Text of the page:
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How it all began. The story of my lazy kidneys...

August 16, 2017

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Fistulas, and Grafts, and Catheters… Oh my!

Fistulas, and Grafts, and Catheters… Oh my!

 

          So I’ve talked about my fistula on here before. As a reminder, it’s my super vein access in my left arm for dialysis. Over the past three years, I’ve gone through periods where my fistula would get an aneurysm. It would basically get painful and swollen due to a narrowing in the vein. I have a great vascular surgeon, and each time she would talk me through an angioplasty or a stent. Recently the fistula had gotten so swollen that my skin was starting to thin a little and turn pink in some spots. My Dr. and I decided that it was time to add a graft. I had two choices: a bovine graft (most common) or a plastic one. The bovine one would require a three week wait time before it can be used for dialysis. In the meantime, one would have to get a dialysis catheter placed in their chest until the graft was ready.   The plastic one could be used immediately. So of course, I chose the latter. Can you imagine? Tubes hanging out of your chest? I can’t think of any fun costumes or outfits (specifically a princess dress) that would compliment a chest catheter.  On Wednesday April 17th, I had a surgery to have a graft placed.

 

          On Friday it was time for dialysis with my shiny new graft. The first stick was so painful. Ouch!! Then…nothing. The blood did not start to flow into the needle as usual. Dark slow-moving blood eventually came. Clots. The dialysis tech tried again. Nothing. Back to the hospital. Back to the operating room. This time they added a stent to the graft. After the procedure they sent me down the hospital’s dialysis center. The nurses there attempted to insert needles into my sore swollen arm. Then strong, I-got-this, no worries Krystle started to cry. This was the worst dialysis session I’d ever endured.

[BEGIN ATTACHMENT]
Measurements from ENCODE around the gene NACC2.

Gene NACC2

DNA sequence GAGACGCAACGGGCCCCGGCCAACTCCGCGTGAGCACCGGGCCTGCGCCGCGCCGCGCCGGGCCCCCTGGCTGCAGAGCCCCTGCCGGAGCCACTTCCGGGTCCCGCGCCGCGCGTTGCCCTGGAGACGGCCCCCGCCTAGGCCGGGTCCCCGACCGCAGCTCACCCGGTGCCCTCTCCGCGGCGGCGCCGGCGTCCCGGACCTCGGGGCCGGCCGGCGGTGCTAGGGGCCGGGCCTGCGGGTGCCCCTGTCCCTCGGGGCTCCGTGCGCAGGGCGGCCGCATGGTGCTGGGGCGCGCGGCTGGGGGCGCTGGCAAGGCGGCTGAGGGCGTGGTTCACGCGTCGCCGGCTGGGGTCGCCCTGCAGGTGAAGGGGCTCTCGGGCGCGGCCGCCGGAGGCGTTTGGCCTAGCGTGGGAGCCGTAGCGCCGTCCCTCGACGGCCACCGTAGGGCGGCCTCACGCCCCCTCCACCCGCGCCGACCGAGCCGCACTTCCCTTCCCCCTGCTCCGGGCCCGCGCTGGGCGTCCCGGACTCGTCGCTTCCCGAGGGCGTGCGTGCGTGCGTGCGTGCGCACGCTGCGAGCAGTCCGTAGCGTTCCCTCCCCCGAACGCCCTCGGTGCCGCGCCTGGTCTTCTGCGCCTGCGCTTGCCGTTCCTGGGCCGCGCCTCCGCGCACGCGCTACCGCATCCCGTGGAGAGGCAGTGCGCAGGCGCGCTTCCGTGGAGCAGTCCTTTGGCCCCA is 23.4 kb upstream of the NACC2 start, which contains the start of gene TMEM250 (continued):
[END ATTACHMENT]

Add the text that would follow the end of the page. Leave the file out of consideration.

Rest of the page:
Next Wednesday my arm was still sore and swollen. It was dialysis time. Time to try this again. I put on my headphones and tuned into some old school hymns as the technician pushed the needle through my thick arm to the graft. More pain, more blood clots. Back to the hospital. After several doctors and nurses looked at my arm and felt for a thrill, a nurse came in and told me that they couldn’t continue to put me through dialysis attempts while my arm was slowly healing. They would need to do a chest catheter.

 

          I immediately began to breathe heavily, and tears started to fall into my glasses. I tried to explain to anyone that would listen about how this wouldn’t work for costumes, auditions, and rehearsals. I explained how I couldn’t wrap my stressed mind around the concept of tubes hanging out of my body. Finally, the nurse said “You can’t do anything WITH THIS ARM like this! This is temporary. We gotta do it, and in a few weeks after you’ve had some successful sticks, I will take it out myself.” I understood, but it didn’t make me feel any better about the situation. So Wednesday afternoon, doctors went back into my arm for the third time. They did what’s called an angioplasty. Lastly, they placed a dialysis catheter in my chest.
 

          I felt physically and emotionally sore and exhausted. I called and asked my parents to come and take me home to Georgia. So far, I’ve gotten to see my niece show me that she knows first position, see my silly apartment dog be a backyard dog, and spend some time with parents. I don’t’ think I’ll ever like this thing, but I have had two successful dialysis sessions using it so far. So right now my strategy is to be patient and let my arm heal. Four days and counting….

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